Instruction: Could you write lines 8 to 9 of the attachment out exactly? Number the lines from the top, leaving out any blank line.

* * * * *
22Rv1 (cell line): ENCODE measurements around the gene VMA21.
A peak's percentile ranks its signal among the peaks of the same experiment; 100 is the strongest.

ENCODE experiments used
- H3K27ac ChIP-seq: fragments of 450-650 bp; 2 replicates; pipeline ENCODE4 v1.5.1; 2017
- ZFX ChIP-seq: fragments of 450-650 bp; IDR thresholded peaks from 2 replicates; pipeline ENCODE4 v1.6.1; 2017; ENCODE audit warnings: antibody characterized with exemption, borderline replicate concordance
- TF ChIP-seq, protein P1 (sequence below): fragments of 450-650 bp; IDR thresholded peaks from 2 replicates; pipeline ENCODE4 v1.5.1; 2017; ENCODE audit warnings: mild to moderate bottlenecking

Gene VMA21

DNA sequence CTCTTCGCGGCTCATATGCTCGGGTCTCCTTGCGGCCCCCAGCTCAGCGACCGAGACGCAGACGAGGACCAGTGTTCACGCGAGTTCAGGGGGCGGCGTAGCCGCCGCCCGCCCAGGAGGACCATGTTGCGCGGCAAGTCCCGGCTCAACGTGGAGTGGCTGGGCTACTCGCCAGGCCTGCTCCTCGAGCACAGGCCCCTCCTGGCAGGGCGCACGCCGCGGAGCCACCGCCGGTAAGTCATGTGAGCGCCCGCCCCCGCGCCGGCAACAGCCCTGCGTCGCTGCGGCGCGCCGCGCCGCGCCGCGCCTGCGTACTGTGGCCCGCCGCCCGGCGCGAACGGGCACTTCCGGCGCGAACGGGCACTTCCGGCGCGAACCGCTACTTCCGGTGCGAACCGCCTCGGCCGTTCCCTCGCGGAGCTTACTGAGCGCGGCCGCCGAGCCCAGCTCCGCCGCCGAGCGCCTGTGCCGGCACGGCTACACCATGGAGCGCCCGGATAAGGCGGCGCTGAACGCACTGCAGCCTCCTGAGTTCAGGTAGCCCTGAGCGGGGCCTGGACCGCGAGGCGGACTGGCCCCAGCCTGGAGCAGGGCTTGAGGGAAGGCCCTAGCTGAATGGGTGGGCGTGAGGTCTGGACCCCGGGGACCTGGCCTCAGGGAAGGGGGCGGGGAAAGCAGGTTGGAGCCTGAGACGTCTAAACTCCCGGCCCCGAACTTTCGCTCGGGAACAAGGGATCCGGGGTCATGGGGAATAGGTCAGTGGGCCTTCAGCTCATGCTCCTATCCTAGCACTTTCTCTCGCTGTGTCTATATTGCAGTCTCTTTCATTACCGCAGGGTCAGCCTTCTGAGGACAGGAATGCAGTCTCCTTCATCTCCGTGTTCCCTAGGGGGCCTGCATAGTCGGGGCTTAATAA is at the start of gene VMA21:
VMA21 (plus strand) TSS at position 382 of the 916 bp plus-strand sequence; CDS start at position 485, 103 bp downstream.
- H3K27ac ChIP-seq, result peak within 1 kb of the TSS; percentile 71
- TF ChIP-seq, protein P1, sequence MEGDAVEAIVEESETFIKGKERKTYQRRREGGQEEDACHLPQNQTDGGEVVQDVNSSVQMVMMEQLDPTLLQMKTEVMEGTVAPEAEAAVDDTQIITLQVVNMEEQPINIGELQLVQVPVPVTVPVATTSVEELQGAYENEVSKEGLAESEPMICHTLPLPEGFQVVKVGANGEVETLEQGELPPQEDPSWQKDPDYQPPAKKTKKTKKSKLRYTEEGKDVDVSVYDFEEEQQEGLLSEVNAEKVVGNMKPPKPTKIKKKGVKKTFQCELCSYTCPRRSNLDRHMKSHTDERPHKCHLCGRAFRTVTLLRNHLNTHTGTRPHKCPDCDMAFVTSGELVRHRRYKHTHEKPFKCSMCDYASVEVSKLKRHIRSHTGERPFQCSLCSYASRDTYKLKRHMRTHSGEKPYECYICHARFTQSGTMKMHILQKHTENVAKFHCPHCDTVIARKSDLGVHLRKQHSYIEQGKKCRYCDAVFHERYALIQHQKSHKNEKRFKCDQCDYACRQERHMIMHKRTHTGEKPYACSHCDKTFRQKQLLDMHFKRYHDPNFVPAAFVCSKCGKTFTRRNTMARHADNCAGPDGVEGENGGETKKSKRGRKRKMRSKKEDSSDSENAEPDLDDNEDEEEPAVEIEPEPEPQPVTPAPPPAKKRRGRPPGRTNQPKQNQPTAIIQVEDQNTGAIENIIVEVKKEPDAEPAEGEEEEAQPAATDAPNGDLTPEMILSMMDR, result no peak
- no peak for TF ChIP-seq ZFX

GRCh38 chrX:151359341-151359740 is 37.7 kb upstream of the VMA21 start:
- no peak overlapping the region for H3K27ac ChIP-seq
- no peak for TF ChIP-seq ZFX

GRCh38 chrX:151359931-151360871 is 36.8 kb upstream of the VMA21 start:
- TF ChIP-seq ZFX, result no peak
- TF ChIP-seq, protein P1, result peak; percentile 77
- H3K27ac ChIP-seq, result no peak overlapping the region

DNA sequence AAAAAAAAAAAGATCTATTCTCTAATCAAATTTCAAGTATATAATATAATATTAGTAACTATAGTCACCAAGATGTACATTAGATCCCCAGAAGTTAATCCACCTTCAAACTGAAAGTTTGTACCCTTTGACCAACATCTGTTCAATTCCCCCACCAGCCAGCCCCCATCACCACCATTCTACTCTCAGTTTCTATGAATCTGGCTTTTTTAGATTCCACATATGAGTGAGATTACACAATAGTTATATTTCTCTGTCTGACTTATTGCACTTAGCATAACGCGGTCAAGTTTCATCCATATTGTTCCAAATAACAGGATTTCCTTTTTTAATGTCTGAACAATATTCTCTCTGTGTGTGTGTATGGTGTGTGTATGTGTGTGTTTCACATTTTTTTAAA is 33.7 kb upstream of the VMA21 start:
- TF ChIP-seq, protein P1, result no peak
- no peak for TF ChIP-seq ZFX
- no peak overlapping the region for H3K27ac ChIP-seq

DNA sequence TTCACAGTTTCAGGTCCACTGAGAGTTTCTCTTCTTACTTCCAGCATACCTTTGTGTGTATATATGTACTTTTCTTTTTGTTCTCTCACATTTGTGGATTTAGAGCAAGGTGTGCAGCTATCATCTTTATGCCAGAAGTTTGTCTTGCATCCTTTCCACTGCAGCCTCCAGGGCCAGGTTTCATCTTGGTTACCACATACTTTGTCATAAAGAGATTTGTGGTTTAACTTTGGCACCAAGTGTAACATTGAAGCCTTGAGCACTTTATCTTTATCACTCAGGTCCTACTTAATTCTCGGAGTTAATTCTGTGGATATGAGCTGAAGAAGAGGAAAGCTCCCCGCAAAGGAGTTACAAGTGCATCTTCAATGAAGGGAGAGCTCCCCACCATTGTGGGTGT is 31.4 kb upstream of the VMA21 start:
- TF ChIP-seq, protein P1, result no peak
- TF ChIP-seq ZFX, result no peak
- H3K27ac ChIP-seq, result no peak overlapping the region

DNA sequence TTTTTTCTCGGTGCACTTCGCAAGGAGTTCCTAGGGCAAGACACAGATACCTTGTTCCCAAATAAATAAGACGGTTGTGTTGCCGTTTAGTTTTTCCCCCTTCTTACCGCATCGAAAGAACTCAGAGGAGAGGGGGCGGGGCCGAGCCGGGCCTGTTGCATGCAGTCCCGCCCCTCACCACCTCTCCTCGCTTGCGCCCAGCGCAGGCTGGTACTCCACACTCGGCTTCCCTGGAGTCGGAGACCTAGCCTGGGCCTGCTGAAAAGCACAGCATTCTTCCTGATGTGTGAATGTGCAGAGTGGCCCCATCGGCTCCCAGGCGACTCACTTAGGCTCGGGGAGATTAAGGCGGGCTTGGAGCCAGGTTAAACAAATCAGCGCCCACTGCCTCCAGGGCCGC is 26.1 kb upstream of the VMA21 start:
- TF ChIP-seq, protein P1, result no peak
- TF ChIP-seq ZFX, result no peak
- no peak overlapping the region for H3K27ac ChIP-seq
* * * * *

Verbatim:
DNA sequence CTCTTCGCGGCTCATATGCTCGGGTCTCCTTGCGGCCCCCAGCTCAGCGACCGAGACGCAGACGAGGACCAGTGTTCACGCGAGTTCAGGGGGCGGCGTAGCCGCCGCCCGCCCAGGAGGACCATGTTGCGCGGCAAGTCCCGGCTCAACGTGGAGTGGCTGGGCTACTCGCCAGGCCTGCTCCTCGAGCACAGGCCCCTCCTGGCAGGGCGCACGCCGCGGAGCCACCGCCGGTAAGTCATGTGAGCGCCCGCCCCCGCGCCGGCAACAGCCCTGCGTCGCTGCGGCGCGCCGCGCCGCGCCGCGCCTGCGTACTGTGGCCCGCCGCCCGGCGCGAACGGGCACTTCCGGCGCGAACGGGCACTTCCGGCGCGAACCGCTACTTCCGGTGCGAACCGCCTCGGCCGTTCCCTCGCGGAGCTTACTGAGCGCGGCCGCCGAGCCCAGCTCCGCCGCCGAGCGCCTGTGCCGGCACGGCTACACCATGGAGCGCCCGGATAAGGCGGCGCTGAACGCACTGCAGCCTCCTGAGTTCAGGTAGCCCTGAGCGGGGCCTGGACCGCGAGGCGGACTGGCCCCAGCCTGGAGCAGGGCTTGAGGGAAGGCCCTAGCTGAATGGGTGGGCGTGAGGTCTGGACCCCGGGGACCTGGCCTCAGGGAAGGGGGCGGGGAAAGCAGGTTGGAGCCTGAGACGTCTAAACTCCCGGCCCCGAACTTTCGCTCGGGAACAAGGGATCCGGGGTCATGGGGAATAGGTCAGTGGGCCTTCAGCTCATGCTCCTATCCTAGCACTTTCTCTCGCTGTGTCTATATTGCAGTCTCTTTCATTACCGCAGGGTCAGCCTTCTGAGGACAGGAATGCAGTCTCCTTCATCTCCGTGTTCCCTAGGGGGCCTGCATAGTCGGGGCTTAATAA is at the start of gene VMA21:
VMA21 (plus strand) TSS at position 382 of the 916 bp plus-strand sequence; CDS start at position 485, 103 bp downstream.